First Man’s a sort of companion piece to Vice, in that both wrestle with the troubled and troubling legacies of Important American Figures, all while probing film’s troubled and troubling role in altering our perception, and thus conception, of these legacies. Through sheer force of silent will, Dick Cheney and Neil Armstrong helped define their respective eras, yet they themselves remain impossible to define, perhaps because they resisted the attention that inevitably came with their ambition. The “undefinable” defining the world is a rather apt representation of America itself. Neil Armstrong has been cast as one of the 20th century’s undeniable heroes, a perfect product of wholesome Americana. But underneath this all-American facade was a deeply conflicted man, a man lost in a pretty shell whom the country, and maybe the entire world, saw and continues to see as the person they want, even need him to be. Balancing these forces calls for an actor who’s both invitingly-affable yet also a bit foreign, a literal AND figurative space cadet. Enter Ryan Gosling — his boyish charm cannot mask his pain-rooted, hardened internal vulnerability. It’s easy to suspect that his exterior might be a coping mechanism honed over decades, to get what he wants while also not giving away too much of himself to others. There’s a tricky push-pull to navigate at the heart of  both performances; they must suggest internal multitudes that perpetually-pique our interest, while also deflecting our gazes as antithetical to their respective characters’ beings.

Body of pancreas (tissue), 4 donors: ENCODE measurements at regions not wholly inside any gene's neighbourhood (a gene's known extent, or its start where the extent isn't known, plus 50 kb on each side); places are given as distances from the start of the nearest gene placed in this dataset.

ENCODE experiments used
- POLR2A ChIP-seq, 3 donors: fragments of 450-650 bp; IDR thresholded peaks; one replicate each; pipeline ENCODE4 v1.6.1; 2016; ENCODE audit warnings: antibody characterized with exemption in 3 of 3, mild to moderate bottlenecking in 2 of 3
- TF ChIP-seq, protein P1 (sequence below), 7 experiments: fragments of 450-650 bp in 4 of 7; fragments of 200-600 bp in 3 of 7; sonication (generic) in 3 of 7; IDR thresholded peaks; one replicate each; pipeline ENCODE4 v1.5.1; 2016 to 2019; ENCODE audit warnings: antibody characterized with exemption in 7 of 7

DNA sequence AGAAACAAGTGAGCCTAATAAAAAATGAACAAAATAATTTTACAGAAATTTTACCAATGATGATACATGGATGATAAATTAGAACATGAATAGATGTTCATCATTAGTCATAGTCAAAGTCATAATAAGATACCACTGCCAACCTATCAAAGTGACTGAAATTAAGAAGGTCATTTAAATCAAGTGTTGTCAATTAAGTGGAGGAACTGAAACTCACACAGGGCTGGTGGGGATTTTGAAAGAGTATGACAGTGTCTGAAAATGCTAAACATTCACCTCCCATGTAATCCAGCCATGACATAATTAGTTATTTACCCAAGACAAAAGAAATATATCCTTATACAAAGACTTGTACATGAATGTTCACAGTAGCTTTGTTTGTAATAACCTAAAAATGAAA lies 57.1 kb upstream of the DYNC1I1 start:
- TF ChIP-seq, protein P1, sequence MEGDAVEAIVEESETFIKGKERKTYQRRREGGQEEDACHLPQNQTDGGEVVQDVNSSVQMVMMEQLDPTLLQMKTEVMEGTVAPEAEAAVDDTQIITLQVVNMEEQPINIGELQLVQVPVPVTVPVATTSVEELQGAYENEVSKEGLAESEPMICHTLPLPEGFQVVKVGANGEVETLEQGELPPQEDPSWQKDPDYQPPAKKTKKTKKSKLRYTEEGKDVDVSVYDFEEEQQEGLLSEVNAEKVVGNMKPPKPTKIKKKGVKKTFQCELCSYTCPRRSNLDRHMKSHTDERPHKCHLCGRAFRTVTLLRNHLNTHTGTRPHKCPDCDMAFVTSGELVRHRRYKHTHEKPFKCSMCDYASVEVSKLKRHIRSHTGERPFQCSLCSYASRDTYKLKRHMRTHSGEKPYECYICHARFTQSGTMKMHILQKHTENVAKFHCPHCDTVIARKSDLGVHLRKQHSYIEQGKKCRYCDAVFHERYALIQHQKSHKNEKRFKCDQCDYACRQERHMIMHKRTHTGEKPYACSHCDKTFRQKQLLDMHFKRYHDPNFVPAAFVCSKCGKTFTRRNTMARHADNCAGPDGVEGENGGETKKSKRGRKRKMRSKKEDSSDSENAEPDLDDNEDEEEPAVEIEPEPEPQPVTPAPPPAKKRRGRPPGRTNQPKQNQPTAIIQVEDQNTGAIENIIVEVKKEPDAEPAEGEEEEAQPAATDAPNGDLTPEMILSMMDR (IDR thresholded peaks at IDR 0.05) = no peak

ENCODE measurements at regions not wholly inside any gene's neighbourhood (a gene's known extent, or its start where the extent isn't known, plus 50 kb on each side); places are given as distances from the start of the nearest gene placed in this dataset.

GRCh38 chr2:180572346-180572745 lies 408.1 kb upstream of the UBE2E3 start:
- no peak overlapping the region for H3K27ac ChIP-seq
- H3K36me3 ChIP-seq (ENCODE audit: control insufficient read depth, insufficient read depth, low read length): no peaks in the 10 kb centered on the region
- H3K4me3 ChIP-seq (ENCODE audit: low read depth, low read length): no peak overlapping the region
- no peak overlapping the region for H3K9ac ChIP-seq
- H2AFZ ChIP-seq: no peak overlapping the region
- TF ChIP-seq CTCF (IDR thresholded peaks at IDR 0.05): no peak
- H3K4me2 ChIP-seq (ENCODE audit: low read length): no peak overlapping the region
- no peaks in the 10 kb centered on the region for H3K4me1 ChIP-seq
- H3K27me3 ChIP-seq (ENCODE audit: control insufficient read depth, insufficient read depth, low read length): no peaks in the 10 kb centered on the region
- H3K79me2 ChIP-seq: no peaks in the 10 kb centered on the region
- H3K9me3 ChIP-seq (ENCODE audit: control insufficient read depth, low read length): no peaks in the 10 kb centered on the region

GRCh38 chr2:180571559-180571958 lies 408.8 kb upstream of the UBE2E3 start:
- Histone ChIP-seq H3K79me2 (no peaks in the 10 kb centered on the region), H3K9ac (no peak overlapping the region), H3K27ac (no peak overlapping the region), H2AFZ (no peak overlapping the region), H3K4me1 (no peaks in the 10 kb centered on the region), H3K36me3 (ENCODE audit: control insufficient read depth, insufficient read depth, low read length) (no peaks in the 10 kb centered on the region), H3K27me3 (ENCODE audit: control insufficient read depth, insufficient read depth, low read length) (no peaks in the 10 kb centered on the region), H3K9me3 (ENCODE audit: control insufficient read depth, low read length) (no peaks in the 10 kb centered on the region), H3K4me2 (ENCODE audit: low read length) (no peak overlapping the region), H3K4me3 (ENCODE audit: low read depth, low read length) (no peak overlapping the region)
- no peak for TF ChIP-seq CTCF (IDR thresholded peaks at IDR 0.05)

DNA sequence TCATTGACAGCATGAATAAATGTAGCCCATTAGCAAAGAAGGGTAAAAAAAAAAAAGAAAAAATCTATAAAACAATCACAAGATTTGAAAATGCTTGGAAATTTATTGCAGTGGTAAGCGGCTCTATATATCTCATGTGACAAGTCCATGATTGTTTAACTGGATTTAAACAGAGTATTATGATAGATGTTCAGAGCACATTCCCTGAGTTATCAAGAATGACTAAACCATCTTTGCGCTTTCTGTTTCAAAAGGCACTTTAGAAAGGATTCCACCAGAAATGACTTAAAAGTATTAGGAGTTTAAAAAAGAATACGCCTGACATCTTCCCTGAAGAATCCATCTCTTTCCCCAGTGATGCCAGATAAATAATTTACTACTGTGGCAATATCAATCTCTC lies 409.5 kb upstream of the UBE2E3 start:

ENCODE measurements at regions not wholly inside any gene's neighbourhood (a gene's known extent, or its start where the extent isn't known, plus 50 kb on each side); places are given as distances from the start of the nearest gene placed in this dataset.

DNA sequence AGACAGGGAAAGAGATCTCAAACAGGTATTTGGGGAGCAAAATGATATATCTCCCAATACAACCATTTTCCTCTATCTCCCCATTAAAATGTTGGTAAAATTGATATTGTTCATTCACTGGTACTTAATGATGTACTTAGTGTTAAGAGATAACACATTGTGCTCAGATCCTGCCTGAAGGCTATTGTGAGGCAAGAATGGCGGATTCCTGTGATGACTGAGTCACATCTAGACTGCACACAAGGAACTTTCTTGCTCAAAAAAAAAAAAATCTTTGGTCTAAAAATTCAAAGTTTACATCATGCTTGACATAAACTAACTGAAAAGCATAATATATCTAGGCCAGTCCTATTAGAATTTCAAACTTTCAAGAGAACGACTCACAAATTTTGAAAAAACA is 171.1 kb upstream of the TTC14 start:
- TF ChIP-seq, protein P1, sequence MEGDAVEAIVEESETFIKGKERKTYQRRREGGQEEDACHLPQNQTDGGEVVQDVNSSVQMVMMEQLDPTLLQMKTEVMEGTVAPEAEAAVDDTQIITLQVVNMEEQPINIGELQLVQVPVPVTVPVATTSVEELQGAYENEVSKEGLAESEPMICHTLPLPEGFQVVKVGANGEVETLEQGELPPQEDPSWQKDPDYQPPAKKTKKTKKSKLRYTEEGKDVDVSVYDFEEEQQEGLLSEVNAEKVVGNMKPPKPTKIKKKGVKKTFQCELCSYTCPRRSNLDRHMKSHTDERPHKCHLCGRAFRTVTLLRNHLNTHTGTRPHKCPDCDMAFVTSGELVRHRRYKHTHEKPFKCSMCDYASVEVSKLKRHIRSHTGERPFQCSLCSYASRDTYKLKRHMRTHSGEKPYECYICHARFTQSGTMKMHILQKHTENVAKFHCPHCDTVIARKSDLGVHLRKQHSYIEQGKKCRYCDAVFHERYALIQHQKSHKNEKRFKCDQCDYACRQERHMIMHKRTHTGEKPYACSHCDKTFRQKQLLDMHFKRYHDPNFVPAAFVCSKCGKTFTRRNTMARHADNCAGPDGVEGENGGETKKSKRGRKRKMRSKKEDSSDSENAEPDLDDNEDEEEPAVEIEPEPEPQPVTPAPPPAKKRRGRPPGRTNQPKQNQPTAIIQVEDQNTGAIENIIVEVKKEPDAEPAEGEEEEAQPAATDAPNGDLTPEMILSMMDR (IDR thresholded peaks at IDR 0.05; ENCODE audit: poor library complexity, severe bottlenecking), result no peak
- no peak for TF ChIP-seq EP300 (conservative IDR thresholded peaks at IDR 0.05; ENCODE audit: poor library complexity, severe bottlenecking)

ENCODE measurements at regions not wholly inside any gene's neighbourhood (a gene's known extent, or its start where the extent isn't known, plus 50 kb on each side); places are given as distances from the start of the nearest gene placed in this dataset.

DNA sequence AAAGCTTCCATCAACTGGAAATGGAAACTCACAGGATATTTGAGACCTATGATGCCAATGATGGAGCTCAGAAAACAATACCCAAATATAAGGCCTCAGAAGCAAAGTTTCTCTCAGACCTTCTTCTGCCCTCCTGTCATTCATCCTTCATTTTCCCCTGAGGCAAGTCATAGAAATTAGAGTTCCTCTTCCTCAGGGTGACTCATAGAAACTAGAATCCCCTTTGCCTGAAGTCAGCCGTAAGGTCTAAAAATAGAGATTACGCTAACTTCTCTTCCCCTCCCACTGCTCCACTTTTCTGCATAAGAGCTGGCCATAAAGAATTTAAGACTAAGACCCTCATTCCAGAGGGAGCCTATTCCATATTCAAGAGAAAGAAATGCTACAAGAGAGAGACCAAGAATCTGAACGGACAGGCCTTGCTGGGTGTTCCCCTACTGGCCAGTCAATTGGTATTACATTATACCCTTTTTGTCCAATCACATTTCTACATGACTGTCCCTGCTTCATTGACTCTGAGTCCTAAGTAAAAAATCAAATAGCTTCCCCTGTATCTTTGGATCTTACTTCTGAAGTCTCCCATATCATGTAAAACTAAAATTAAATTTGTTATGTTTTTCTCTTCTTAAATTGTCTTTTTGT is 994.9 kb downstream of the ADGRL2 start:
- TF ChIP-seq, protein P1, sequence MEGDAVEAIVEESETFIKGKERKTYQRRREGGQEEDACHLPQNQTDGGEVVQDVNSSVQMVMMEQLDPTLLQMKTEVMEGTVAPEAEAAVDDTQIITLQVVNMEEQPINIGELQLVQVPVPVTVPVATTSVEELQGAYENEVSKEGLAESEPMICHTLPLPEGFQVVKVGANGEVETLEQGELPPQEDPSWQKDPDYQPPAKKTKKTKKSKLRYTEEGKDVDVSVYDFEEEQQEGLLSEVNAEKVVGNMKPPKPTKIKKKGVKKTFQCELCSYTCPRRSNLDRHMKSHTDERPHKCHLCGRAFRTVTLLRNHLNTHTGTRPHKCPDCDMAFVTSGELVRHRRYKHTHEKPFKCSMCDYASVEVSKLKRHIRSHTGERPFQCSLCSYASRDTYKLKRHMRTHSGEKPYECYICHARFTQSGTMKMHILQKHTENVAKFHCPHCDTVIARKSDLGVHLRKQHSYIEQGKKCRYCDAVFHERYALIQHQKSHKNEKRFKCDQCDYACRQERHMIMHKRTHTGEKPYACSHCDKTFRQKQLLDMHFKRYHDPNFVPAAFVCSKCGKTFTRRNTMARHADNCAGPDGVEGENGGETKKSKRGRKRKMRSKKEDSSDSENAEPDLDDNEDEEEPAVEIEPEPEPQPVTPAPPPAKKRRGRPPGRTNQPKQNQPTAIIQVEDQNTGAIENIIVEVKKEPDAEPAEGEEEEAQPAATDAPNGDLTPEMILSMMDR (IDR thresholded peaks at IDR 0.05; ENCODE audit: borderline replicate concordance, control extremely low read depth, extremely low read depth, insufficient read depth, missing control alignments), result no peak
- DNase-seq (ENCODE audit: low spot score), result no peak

Robert Redford, The Old Man & the Gun

The Old Man & The Gun is ostensibly about a geriatric, gentlemanly bank robber getting his last kicks in before the end credits of his life roll forevermore. But in David Lowery’s hands, the movie’s just as much an examination of how the end of eras transition into historical legacies, and what happens to those on the fringes of this divide, who refuse to go quietly into that soft night. The lens through which Lowery delves into these ideas are the lens of Hollywood cameras themselves. And what actor still kicking represents the Golden Age of Hollywood more than Robert Redford, who played glorified bank robbers and other swashbucklers who stole our hearts with nothing more than charisma and a smile? He might be the last of his devilishly-handsome, handsomely-devilish generation of celluloid stars; he broke onto the scene right before the industry began to be dominated by more unusual faces like Al Pacino and Robert De Niro and Dustin Hoffman, chameleonic protégés of The Marlon-Brando-Popularized Method. Redford was, and is, a certified old-school Movie Star, and he’s still got it. If he didn’t, The Old Man & the Gun wouldn’t work.


Matt Dillon, The House That Jack Built

Not much commentary required here. Lars von Trier’s depraved meta-narratives on top of meta-narratives descending into all things artistic depravity rely on a performer whose usual onscreen persona teeters on the edge of sanity. Not many fulfill that stipulation more than Matty D.


John Huston, The Other Side of the Wind

How many actors in the history of the silver screen possessed the gravitas to pull off an Orson Welles imitation…IN AN ORSON WELLES MOVIE?!?! John Huston’s characterization transcends mere imitation; he taps into the universal tragedy of such a mercurial, titanic figure’s eternally insatiable lust for, well, more.